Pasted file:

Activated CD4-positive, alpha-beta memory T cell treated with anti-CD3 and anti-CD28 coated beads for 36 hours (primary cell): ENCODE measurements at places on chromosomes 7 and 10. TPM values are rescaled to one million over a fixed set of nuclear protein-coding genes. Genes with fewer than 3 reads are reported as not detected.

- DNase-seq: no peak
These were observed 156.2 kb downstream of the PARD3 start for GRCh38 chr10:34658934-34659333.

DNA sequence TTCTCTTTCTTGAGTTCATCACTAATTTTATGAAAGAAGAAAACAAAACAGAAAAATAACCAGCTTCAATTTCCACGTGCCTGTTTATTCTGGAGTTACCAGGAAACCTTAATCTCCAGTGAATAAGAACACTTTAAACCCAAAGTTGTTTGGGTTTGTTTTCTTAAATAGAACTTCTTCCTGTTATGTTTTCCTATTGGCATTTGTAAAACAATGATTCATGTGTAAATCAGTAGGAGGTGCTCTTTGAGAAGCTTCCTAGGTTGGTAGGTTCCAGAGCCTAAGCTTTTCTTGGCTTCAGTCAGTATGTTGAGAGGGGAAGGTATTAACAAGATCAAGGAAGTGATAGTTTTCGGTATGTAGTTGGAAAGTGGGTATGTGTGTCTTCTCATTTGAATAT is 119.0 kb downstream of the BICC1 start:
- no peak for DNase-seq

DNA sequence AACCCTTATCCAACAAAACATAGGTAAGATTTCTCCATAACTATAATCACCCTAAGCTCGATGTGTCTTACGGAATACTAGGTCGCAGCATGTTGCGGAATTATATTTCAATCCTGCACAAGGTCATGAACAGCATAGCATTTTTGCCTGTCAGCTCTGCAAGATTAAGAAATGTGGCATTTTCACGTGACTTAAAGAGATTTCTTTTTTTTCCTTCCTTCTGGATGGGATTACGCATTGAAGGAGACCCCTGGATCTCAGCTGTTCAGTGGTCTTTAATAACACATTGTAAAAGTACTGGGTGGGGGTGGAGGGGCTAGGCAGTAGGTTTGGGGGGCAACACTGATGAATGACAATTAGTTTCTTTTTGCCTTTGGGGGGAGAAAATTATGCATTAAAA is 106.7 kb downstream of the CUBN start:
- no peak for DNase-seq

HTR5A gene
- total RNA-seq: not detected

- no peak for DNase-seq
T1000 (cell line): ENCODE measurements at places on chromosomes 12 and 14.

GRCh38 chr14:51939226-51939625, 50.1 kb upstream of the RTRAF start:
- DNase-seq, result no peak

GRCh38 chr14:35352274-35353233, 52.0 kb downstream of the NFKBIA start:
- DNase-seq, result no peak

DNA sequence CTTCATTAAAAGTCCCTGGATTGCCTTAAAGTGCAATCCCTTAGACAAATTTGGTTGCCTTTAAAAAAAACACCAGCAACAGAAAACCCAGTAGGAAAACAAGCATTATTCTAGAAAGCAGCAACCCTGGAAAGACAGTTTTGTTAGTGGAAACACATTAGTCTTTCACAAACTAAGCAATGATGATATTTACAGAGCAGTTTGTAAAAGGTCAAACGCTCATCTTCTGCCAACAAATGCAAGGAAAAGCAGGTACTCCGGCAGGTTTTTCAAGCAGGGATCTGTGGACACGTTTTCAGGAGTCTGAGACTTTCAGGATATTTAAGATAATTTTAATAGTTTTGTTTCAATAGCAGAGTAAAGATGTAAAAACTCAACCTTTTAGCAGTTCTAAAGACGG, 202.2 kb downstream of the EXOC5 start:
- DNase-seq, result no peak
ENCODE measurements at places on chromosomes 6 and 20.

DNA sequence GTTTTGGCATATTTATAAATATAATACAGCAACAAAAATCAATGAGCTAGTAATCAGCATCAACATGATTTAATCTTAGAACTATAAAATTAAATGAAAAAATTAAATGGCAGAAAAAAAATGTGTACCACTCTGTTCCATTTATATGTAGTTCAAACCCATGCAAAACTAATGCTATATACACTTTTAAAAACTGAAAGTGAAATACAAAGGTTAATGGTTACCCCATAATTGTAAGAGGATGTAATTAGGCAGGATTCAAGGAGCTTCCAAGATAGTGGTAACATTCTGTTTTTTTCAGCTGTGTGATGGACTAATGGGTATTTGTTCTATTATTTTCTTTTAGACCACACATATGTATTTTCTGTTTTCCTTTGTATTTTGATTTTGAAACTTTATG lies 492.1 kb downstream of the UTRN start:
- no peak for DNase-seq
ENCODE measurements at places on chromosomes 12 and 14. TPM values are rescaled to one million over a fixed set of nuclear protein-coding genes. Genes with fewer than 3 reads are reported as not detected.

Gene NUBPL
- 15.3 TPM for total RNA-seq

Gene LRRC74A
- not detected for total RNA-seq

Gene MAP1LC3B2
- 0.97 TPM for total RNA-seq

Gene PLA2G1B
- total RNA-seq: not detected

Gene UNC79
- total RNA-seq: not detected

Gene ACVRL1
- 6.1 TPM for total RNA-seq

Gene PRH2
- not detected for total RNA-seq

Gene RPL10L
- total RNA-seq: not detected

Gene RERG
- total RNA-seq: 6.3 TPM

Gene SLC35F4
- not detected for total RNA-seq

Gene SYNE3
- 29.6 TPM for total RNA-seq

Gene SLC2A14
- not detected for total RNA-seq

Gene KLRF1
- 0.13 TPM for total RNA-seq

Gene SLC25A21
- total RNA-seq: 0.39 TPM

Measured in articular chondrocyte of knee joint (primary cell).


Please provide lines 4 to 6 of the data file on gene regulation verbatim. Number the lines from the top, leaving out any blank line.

DNA sequence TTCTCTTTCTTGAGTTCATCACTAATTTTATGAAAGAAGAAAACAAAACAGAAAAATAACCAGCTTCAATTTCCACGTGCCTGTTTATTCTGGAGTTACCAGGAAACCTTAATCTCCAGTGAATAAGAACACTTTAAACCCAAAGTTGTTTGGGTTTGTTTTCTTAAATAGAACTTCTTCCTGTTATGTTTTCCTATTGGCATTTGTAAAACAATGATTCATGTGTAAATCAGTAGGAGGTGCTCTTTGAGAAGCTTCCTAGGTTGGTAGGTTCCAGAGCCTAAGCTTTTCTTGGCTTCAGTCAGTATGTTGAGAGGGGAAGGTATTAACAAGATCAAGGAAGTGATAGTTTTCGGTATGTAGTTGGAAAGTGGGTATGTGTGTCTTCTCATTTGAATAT is 119.0 kb downstream of the BICC1 start:
- no peak for DNase-seq

DNA sequence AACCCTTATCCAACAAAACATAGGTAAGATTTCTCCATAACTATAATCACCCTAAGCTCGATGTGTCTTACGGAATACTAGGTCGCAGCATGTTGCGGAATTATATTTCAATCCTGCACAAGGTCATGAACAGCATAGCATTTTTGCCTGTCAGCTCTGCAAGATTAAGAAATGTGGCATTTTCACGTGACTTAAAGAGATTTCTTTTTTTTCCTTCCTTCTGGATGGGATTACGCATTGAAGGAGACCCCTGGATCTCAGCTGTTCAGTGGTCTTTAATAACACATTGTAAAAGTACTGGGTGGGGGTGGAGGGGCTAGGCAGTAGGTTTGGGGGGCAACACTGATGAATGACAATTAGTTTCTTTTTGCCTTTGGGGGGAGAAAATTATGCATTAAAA is 106.7 kb downstream of the CUBN start: